Upgrading Provisioning Server

So you have a working PVS deployment, but it’s not the newest version.  How do you go about upgrading this?  It seems a daunting task.  I mean, if you blow it up, none of your provisioned XenApp or XenDesktop VMs will function anymore, right?  And that would be bad, right?  So what’s a guy to do??  It’s easy, really.  No, seriously, it is.

First thing, we are going to assume that you built to best practices, and you have MORE THAN ONE provisioning server.  Make sure all your targets are using only one of the two servers.  Then, uninstall PVS from the one that’s not being used.  Then install the new version.  Tell it to join an existing deployment, answer the couple of simple questions, and it’s good again.  All the images should still be on the box, so you’re good there also, AND, it’ll even remember the bootstrap info (you are using the PXE service instead of DHCP 66 & 67, right?  If not, SHAME ON YOU!).  Then, fail all the targets over to that one, and then repeat the process on the remaining server(s).

Now, some of you are sitting there saying “Yeah, I’ve done that.  I have v6.1 PVS servers, but all my target devices are still running the v5.6 target software.”  Common.  So how to address that issue?  Again, easy.  Pretty time consuming, but easy.

We are going to assume the worst-case scenario, which is that you do NOT have a *current* VM with all the applications and software installed that you can just uninstall v5.6 and install v6.1 and take a new image.  For whatever reason, either that source VM has been deleted, or it’s so far away from current that it’s not worth the trouble to make all the changes to get it to be like the current image.  What to do?

  • Make a COPY of the vDisk for the image you want to upgrade. 
  • Mount the image in PVS. 
  • Use the wizard in PVS to deploy a new target device. 
  • Assign it the vDisk that you just made a copy of. 
  • Set the vDisk to PRIVATE mode.
  • Boot the VM. 
  • AFTER the VM is booted, hot-add a virtual disk to that VM that is at least as large as your image size.  So, your VM thinks the image is 40GB (it might be only 20GB on disk, but you did take a dynamic image, right?), so you have to add a 40GB virtual disk. 
  • Launch disk mangler, create a partition, format it and assign it a drive letter.  MARK IT AS ACTIVE!! (PRO TIP to follow about how to handle if you forgot to do this)
  • Browse your way to C:\Program Files\Citrix\Provisioning Services and run BNimage.exe.  You get a single window that pops up, and it asks you for the path you want to push the image into. 
  • Point it at your new, empty drive, and let it run.  It’ll reboot a few times during the process.  You must log back into the VM each time in order for the process to continue.  Do NOT make any changes to the PVS target until it tells you it’s finished!!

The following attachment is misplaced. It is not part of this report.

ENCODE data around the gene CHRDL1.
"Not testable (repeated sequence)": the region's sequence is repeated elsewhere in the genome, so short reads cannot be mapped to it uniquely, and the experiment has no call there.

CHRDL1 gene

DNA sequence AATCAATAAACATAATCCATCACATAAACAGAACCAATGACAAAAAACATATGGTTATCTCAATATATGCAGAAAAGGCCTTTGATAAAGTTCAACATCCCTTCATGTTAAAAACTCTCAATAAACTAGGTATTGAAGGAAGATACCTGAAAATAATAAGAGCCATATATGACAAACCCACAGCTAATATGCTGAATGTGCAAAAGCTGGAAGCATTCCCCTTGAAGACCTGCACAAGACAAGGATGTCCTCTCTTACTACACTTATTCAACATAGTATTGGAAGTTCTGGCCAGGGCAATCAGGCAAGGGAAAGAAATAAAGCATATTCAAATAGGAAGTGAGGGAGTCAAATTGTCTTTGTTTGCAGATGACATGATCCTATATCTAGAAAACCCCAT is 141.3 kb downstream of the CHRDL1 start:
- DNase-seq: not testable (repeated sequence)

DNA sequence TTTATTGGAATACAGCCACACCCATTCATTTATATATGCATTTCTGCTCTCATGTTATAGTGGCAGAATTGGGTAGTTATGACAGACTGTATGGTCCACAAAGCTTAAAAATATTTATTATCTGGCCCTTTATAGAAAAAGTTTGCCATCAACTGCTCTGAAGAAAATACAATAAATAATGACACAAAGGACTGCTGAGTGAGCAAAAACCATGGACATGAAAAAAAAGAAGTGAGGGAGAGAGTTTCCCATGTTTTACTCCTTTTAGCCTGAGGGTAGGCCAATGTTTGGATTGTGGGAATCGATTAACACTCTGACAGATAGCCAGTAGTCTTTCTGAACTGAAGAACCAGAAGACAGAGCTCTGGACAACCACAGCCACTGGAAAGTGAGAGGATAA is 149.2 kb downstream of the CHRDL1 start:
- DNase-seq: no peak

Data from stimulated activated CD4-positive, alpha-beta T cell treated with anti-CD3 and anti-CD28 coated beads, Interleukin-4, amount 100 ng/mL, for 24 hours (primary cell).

• After it’s finished (and you see a message telling you so), go into PVS and change the target to Boot From Hard Disk, and remove the vDisk image from it (so now there are no vDisks assigned to the target). 
  • Power the VM down, go into the VM settings and remove your local cache disk (you are caching to local disk, right?  If not, you’d better be caching in RAM!  If you’re using “Cache to server”, go read some other blog, even I can’t help you.) 
  • After you’ve removed the local cache disk, power the VM back on.  You’ll get a message from the PXE service that there is no disk asigned.  Press any key, and it should boot from the local disk now.  Oh, you get a message about no operating system?  One of two things has happened (both of which you were supposed to do if you were following my instructions!):  Either you didn’t mark the partition as active, or you didn’t remove the cache disk.  Here’s the PRO TIP I promised:  Add the local cache disk back to the VM (if you deleted it already, which you should have – just copy one from another VM that’s not powered on and then “add an existing vDisk”), then add the original private mode vDisk back to the target in PVS.  Set it to boot from the vDisk.  After it comes up, go mark the partition as active, then power it down and remove everything as I outlined above.
  • The VM now boots like a regular VM – it loads the image from the local vDisk in the VM.  Uninstall the old PVS target software, reboot, install the new software, reboot.  PRO TIP:  Do your hypervisor tools need to be upgraded?  Now is the time to do it…
  • After you have the source VM exactly the way you want it again, just run XenConvert, create a new DYNAMIC vDisk, and push the image back up to PVS.

Time consuming?  You bet.  Rock solid?  Absolutely.  NO problems with this method.


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